In the April issue, which went online today, I wrote a short piece about the search to replace outgoing UT System chancellor Francisco Cigarroa and the news that Governor Perry had indicated to the board that it should consider Kyle Janek for the job. My story went to the printer two weeks ago (ah, print journalism!), but I spoke to several sources close to the board, close to UT, and close to the governor’s office.

Though Janek’s office at the Health and Human Services Commission did not respond to a request for an interview, well-placed sources told me that he has indicated through back channels that he will not go after UT-Austin president Bill Powers. I think that Perry has come to realize that Powers is going to outlast him, and Janek presents an opportunity for the governor’s priorities to be carried forward after he leaves office but in a way that represents a change from the direct engagement we saw under Chairman Gene Powell. But unlike Paul, I don’t believe that Janek is a slam dunk. Far from it, in fact: I think the current board will resist any appearance that it will reflexively follow Perry’s lead:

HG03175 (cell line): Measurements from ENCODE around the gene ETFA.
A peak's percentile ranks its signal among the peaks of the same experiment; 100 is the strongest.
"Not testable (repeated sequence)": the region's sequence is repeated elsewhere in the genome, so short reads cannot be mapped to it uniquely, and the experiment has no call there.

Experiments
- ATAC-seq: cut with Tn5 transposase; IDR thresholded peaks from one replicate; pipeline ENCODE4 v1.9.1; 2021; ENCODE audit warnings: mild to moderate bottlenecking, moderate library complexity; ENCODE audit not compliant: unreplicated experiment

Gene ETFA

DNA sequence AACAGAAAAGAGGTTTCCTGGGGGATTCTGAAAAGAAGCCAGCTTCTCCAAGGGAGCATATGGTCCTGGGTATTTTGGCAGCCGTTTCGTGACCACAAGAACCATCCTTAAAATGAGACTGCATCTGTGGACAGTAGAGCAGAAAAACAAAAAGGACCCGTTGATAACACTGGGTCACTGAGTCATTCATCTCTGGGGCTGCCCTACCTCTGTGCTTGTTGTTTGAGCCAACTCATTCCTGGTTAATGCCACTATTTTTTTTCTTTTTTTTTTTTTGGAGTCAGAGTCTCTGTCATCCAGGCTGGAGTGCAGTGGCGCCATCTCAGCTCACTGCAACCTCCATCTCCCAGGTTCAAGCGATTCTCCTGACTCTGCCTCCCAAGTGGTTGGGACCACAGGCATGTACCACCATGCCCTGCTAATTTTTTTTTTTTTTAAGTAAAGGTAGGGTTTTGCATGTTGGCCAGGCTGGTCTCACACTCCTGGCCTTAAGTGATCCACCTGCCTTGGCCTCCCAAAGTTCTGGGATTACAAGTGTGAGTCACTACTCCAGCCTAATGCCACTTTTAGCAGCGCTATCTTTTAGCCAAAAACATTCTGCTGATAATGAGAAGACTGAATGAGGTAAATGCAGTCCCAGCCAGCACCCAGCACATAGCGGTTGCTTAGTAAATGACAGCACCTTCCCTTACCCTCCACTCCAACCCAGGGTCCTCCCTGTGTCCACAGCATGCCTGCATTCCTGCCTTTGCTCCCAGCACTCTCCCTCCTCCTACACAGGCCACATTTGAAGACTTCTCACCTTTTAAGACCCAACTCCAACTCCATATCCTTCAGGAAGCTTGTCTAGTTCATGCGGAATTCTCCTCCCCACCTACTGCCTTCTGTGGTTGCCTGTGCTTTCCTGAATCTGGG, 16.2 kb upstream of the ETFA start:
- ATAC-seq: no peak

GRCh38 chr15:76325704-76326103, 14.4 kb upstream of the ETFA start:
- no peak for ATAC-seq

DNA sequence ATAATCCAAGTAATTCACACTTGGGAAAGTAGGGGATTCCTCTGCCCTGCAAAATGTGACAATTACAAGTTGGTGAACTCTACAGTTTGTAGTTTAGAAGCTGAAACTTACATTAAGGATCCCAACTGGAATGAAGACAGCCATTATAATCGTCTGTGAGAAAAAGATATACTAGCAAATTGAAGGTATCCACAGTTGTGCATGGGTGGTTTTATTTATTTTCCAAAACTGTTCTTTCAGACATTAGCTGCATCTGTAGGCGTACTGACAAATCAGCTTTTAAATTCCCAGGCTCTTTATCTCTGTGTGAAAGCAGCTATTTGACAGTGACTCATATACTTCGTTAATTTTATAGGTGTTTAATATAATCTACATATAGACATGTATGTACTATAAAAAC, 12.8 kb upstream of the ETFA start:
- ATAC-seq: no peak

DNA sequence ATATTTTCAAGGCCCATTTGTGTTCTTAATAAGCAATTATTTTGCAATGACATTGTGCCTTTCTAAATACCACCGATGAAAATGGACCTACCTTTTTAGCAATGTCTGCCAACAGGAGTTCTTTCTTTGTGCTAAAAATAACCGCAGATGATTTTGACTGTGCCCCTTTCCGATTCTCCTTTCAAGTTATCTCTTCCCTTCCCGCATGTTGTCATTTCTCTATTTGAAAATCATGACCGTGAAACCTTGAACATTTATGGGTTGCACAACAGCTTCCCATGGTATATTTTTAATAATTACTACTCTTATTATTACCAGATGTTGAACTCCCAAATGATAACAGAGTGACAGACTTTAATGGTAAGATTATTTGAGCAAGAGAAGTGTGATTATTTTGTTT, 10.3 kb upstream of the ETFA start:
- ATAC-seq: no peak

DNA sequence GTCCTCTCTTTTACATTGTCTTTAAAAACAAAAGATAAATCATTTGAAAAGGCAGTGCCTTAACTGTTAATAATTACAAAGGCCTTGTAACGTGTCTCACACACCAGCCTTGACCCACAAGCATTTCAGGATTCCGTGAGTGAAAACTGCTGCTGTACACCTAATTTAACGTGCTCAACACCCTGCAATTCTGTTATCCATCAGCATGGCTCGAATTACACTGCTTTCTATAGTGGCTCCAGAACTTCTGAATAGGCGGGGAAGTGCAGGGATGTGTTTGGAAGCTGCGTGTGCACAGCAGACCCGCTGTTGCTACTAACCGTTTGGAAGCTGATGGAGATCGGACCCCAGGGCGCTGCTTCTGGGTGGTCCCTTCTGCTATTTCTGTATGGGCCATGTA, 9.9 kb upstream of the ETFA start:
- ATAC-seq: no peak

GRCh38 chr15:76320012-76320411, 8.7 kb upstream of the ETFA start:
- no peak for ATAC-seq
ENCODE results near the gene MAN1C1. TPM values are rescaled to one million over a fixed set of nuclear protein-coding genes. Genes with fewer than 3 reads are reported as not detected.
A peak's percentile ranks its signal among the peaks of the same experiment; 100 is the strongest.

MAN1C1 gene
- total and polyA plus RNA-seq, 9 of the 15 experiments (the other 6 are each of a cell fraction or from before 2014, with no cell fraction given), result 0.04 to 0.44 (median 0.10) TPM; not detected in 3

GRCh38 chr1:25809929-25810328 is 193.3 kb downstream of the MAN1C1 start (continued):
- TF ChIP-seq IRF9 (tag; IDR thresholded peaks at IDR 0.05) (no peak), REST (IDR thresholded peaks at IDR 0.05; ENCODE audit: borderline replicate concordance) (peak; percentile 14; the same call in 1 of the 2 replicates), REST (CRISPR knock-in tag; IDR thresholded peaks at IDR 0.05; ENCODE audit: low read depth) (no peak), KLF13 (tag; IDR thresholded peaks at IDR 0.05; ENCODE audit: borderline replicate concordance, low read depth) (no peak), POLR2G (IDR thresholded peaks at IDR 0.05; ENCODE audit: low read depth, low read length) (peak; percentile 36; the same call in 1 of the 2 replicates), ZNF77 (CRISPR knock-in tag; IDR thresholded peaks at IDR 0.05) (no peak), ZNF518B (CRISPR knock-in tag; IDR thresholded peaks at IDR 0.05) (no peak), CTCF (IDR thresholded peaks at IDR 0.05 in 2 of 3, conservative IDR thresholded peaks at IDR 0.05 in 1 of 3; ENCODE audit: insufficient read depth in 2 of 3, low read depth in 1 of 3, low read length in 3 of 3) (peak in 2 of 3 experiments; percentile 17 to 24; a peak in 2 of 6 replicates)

[C]onsider that while Perry has the power to appoint the regents, he has not had a lot of luck in persuading them to pick his people to run our public universities. In 2002, at his alma mater, Texas A&M, he wanted Phil Gramm installed as president; the board selected Robert Gates. When the chancellor position at UT came open in 2009, he backed John Montford; the board tapped Cigarroa. And last year, when Texas A&M was choosing an interim president, he endorsed an old colleague, Guy Diedrich; the board chose Mark Hussey. It’s tough to imagine he’ll have any better luck when he’s got one foot out the door of the Governor’s Mansion. “There is a perception that Governor Perry’s power has eroded as he approaches the end of his tenure,” says H. Scott Caven, a former UT regent chair.